Conclusions

The quest of the X-ray background, detected by Giacconi and colleagues in 1962, is now largely resolved. The interpretation in terms of discrete emission from active galactic nuclei put forward by Setti and Woltjer in 1973 and 1985 is basically correct. Almost all of the background has been resolved below 2 keV, while around 10keV only 50% and above 10keV a very small fraction has been resolved. There is thus sufficient discovery space for future high-resolution imaging telescope missions with hard X-ray response. In particular a better determination of the background flux and spectral shape is required above 10 keV. Population synthesis models can in principle explain the shape and intensity of the X-ray background by a mixture of absorbed and unabsorbed AGN and, in particular including a correction for the Compton-thick objects undetectable at X-rays, are roughly consistent with the mass distribution of dormant black holes in the local galaxies. The detailed evolutionary behavior of the AGN population is still a matter of intense study. The AGN evolution seems to go hand in hand with the evolution of galaxies, but one of the big surprises was the finding of an "anti-hierarchical" growth of black holes: while massive black holes (QSOs) are formed very early in the universe, the lower-luminosity, smaller mass black holes are formed considerably later. A theoretical understanding of this phenomenon is still lacking.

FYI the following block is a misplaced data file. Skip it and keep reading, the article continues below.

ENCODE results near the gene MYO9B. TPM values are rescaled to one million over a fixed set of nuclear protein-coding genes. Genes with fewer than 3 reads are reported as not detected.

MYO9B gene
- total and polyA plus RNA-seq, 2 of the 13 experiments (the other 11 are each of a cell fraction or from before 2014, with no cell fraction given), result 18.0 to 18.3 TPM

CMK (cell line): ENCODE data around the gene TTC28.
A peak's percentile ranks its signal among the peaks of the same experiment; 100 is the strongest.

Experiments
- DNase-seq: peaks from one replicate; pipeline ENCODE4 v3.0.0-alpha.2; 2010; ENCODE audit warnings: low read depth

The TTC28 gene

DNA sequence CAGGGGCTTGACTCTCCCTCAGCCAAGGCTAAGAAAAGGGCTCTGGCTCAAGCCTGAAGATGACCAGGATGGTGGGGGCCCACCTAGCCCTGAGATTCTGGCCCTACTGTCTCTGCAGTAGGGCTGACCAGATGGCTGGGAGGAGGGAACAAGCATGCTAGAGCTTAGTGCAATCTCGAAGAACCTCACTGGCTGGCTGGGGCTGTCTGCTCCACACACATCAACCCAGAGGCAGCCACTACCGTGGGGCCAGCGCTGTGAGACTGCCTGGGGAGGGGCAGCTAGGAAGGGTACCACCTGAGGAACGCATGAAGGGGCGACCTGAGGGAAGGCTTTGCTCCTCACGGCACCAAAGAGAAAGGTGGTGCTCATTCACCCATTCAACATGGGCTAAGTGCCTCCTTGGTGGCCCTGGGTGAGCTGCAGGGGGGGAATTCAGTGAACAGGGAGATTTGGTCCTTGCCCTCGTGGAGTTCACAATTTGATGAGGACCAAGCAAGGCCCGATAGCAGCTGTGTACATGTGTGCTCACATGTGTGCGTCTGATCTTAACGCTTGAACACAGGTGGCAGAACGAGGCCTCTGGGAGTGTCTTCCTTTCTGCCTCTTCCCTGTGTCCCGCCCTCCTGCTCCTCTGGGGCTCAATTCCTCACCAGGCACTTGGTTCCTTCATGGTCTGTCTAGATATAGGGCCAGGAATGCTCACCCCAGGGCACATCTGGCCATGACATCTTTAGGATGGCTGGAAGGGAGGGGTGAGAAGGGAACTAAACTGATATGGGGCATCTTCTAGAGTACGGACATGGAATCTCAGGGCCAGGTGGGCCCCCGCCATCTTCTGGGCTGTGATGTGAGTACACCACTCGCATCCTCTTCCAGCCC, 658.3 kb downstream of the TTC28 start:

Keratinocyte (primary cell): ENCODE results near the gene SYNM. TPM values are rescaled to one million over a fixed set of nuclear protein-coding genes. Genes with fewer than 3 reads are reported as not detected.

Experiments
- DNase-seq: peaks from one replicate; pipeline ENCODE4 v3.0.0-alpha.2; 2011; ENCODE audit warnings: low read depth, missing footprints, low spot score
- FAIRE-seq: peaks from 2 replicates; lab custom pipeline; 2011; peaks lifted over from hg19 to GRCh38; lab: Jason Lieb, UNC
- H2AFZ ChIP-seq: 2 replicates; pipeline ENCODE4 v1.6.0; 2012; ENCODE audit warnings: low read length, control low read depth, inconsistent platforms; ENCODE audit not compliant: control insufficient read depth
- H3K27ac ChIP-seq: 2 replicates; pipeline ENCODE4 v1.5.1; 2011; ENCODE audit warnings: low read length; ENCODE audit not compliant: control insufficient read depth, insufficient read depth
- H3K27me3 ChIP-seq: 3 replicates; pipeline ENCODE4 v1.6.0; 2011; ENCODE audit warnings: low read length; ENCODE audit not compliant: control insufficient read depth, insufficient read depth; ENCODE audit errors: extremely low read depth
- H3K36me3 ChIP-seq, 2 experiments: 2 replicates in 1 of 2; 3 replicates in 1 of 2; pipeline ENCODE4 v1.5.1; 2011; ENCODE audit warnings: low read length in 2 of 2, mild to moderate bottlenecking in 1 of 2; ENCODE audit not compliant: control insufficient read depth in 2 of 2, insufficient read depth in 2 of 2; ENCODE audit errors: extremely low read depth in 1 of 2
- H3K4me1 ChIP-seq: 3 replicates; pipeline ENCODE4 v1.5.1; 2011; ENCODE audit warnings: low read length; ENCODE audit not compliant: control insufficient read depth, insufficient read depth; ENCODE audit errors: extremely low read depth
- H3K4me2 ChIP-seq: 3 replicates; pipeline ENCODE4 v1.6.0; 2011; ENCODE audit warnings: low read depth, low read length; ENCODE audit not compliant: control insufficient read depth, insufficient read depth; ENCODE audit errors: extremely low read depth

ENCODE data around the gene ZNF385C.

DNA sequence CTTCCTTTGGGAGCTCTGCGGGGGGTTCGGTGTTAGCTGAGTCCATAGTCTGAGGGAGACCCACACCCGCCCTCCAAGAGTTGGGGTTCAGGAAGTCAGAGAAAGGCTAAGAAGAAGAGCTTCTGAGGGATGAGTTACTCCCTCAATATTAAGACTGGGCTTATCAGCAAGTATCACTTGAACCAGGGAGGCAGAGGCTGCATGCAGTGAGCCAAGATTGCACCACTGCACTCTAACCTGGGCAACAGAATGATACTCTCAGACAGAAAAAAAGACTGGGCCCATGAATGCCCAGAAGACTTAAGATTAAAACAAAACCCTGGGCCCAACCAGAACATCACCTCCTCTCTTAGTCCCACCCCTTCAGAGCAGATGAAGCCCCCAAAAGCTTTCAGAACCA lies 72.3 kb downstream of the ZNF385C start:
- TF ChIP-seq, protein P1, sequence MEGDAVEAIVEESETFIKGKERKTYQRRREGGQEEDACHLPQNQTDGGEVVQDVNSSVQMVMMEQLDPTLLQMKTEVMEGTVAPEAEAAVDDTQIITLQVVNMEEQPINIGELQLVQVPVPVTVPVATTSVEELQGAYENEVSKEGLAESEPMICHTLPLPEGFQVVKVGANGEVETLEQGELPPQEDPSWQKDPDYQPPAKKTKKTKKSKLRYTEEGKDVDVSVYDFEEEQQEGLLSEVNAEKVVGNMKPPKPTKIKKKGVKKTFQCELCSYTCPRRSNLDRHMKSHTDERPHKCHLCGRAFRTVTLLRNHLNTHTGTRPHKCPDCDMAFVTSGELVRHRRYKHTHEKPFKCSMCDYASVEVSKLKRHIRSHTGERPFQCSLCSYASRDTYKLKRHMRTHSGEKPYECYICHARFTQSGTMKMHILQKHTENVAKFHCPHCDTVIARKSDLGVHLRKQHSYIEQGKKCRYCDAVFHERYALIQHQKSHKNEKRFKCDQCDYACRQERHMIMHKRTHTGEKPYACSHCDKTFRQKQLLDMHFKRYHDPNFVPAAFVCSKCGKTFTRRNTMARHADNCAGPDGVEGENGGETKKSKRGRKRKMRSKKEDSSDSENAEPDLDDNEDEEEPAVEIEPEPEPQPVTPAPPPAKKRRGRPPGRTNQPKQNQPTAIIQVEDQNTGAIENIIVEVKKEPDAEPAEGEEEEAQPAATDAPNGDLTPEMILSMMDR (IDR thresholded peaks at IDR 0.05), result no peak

In the future, X-ray surveys that are both wide and deep are necessary in order to provide enough volume for a better measurement of the space density function of the rare high-luminosity AGN at large red-shifts. Several new surveys towards this goal are already underway, e.g., the Chandra Multiwavelength Project (Champ) [79]), the Chandra Large Area Synoptic X-Ray Survey (CLASXS) [95], the Extended Chandra

Deep Field South (PI: W.N. Brandt), or the XMM-Newton COSMOS Field (PI: G. Hasinger), which together should enrich the sample of z > 4 objects by about an order of magnitude. Ultimately, a new X-ray survey mission, like ROSITA [68] and the Dark Universe Observatory [27], which aim to survey large solid angles on the sky to considerable depth, could provide a factor of 100 increase in the AGN sample size.

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